There is no excuse not to get out and see some great music this month. Of note is a pair of performances at the California Institute of Integral Studies: Mali Fest Weekend featuring Fatoumata Diawara and Tinariwen at the Nourse Theater. It’s a chance to celebrate the music of Mali while bringing attention to the tension in that country.
Fatoumata is an exciting, young singer-songwriter who has fought the cultural prejudice faced by women throughout Africa. I saw her play Zellerbach last year and she puts on a great show. And Tinariwen is the Grammy-winning roots and rock rebels from the Sahara. You can attend either show individually or buy tickets for the weekend and save 20%.
Fatoumata Diawara, Friday, April 18 at 8:00PM Tinariwen, Saturday, April 19 at 8:00PM
OK, I think they need to come up with a better title, but the California-based team at Kanaga System Krush is putting together a musical documentary that looks amazing. Coming out sometime in 2014?
Music in Mali includes visual snippets from artists, including the Grammy nominated Bassekou Kouyate, Djeli Mady Tounkara, Grammy award winning Toumani Diabate, his brother Madou Sidiki Diabate, and many more. The film also features some the the last visual recordings of Legendary Malian musicians like Lobi Traoré, Zani Diabate, and Mangala Camara.
Among the iconic images to emerge from the “Arab Spring” was a YouTube video of a stylish young Tunisian woman singing a capella, surrounded by chanting demonstrators during the final weeks of President Ben Ali’s regime. The singer was Emel Mathlouthi and in the video she sings her signature song, “Kelmti Horra” (My Word is Free).
Local phenom Meklit Hadero has just released a live album called “The Nile Project,” and it is fantastic.
In January 2013, the Nile Project brought together 18 musicians from Uganda, Ethiopia, South Sudan, Sudan, and Egypt to experiment with a collaborative creative process that would last 10 days. Each musician brought 2 songs. In the morning, we taught one another our respective musical languages. In the afternoon, we played musical chairs in duos, trios, and quartets. On the 5th day, we played our songs for one another. The puzzle was all there. Four days later, we had our first live performance at the Aswan Cultural Palace, and it rocked! Everything was recorded. After a few months in the mixing and mastering process, the Nile Project live album is here!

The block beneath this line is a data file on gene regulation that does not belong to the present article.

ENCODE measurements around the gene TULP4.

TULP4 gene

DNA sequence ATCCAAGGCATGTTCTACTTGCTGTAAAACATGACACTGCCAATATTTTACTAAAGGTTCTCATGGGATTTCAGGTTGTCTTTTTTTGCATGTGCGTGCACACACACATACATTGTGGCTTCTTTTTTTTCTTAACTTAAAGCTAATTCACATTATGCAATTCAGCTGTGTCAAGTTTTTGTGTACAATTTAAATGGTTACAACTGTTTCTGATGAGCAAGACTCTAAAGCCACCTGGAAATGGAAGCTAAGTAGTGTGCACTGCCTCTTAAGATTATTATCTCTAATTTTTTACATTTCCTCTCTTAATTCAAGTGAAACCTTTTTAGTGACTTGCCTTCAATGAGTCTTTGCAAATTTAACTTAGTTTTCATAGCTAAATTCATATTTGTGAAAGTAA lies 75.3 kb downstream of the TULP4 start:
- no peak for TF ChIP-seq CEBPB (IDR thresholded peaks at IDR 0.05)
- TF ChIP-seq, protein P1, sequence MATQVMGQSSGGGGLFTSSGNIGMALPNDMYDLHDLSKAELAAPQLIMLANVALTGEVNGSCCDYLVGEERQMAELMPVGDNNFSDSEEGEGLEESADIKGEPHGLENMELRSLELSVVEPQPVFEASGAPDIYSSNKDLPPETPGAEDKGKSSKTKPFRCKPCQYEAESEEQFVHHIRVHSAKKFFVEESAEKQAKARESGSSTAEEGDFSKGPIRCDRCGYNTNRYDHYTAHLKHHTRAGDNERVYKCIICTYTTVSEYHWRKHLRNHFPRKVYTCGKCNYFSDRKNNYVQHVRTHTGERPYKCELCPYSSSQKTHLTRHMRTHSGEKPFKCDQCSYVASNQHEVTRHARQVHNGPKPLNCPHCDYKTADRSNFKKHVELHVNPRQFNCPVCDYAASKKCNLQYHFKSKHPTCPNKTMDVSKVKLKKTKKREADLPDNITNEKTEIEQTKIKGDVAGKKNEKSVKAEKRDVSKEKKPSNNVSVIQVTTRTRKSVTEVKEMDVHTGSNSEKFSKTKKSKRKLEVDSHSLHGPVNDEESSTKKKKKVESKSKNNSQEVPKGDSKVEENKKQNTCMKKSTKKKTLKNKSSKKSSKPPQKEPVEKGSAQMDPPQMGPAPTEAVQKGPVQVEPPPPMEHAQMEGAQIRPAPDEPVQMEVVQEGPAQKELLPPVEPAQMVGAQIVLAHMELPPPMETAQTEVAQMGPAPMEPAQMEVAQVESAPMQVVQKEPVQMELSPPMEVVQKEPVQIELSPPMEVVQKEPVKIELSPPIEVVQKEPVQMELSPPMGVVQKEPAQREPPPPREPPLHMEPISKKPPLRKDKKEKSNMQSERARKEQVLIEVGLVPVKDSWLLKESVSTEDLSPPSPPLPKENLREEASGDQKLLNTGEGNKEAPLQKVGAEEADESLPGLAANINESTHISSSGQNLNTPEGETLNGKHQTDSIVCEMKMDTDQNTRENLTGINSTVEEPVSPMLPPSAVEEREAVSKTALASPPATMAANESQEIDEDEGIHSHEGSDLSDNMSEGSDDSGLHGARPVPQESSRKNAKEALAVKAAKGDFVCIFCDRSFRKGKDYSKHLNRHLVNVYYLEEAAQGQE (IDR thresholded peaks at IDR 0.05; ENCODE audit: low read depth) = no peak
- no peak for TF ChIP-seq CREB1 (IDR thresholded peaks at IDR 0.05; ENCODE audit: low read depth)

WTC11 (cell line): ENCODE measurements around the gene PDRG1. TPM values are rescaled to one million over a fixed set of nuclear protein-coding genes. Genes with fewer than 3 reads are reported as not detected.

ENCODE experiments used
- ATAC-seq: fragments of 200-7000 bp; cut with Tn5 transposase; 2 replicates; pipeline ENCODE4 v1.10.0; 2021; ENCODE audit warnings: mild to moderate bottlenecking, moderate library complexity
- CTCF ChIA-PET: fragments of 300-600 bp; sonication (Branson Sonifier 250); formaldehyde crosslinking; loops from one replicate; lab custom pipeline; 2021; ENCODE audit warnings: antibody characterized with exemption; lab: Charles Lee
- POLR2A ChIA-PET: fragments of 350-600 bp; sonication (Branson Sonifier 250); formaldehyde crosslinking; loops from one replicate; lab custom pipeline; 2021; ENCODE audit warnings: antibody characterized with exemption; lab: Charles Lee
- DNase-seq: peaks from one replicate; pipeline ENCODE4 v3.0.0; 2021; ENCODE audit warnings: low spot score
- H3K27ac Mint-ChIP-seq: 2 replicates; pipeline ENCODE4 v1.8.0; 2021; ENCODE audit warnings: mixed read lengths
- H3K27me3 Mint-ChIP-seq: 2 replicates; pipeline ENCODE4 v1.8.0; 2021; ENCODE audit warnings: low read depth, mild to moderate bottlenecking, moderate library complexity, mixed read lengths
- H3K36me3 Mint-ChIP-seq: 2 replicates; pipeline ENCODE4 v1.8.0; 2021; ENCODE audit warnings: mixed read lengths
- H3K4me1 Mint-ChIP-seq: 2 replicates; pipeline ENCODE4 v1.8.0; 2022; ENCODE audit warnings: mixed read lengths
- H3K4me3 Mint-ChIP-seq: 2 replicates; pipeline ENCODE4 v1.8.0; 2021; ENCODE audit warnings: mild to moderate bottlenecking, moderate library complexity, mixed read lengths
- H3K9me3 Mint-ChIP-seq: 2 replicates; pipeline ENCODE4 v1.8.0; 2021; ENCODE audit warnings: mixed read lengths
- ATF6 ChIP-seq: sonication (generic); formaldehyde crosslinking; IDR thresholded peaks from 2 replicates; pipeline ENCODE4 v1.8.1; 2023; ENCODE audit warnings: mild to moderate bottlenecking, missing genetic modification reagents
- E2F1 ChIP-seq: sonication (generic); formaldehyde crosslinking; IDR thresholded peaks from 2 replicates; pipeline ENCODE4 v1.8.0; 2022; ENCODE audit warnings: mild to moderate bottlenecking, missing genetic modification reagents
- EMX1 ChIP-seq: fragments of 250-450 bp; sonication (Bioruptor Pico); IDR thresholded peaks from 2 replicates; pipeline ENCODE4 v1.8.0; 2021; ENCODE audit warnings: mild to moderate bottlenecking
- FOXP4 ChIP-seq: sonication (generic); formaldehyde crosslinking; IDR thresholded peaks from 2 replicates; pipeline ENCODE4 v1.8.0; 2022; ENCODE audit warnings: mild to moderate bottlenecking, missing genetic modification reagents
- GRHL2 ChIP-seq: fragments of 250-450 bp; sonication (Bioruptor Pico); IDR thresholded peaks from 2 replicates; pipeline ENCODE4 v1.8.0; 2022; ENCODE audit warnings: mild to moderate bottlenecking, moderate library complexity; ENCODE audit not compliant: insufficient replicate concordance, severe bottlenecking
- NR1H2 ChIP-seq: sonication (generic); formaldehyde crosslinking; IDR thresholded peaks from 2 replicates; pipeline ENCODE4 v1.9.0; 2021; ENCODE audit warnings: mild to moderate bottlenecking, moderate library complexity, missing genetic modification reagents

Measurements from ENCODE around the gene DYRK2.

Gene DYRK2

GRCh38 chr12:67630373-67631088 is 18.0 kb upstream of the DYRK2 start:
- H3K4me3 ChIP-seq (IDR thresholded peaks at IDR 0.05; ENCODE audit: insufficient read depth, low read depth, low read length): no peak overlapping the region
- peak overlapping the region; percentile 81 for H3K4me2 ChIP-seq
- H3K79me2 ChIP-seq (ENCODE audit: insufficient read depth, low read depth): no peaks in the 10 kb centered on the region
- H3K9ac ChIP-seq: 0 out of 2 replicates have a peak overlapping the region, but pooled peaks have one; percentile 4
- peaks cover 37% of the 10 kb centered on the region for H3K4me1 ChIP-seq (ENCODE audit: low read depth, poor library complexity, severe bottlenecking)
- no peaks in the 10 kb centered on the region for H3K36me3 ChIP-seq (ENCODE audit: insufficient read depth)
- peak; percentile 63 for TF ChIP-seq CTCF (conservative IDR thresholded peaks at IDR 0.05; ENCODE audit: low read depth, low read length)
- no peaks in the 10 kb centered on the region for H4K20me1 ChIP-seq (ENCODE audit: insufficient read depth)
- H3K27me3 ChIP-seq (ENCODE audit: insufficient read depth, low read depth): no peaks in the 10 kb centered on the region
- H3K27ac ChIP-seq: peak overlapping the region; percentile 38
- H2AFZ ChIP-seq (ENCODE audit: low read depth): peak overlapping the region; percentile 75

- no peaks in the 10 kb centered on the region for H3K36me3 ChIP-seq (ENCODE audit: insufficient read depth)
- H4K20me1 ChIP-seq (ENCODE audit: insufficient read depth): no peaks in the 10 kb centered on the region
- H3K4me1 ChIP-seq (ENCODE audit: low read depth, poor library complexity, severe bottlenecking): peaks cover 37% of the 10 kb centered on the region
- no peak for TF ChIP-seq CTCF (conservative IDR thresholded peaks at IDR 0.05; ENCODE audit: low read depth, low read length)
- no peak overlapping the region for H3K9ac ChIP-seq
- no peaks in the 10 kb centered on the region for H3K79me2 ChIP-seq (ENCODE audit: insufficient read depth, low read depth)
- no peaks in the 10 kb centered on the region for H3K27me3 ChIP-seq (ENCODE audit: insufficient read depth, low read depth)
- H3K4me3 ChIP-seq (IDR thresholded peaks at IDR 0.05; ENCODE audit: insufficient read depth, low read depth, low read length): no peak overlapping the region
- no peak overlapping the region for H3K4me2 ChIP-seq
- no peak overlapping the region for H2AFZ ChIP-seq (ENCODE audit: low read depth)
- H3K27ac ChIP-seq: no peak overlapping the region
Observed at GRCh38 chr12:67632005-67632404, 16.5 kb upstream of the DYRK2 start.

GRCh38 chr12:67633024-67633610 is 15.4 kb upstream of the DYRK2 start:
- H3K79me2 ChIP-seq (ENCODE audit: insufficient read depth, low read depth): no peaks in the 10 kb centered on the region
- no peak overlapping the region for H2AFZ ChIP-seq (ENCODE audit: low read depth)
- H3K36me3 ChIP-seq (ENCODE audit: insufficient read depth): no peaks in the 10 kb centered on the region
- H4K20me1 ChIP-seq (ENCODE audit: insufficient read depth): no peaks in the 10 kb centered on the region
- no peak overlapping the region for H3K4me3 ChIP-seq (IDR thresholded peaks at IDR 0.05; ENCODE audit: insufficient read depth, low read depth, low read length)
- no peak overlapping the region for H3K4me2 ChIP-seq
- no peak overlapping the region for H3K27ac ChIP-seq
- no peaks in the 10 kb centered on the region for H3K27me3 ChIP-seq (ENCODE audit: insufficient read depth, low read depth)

I am always on the lookout for live Ethiopian music in the Bay Area, which seems a relative rarity, despite the large community of Ethiopians living here. I’ve been hooked on the stuff since listening to the Ethiopiques albums over the last few years.
Get out and hear some music this month. A couple local favorites have upcoming gigs.
Baba Babá Ken Okulolo and the Afro-Groove Connexion play Ashkenaz Music and Dance Community Center in Berkeley this Saturday, December 8 at 9 pm. Really, is there a better place in the Bay Area to shake your booty?
We are throwing a house party to raise funds for The Dokotoro Project, to translate and publish the book “Where There Is No Doctor” in Bambara, a national language of Mali, West Africa. It is the world’s most widely used guidebook for community health, published by the Hesperian Foundation in Berkeley. We’re celebrating the completion of our first two chapters at a friend’s beautiful home in the Berkeley Hills. It also a fundraiser, as we need funds to keep paying our professional translators and editors in Mali.
We’ll be featuring a DJ playing African classics, and live music by Karamo Susso from The Gambia, master of the kora, a 21-stringed African harp. More surprises TBA! More details and RSVP below.
Join us to celebrate the completion of our first two chapters at a launch party hosted at a beautiful home in the Berkeley Hills. Fantastic bay views, crisp autumn air, great company, live kora music and delicious West African food and drinks.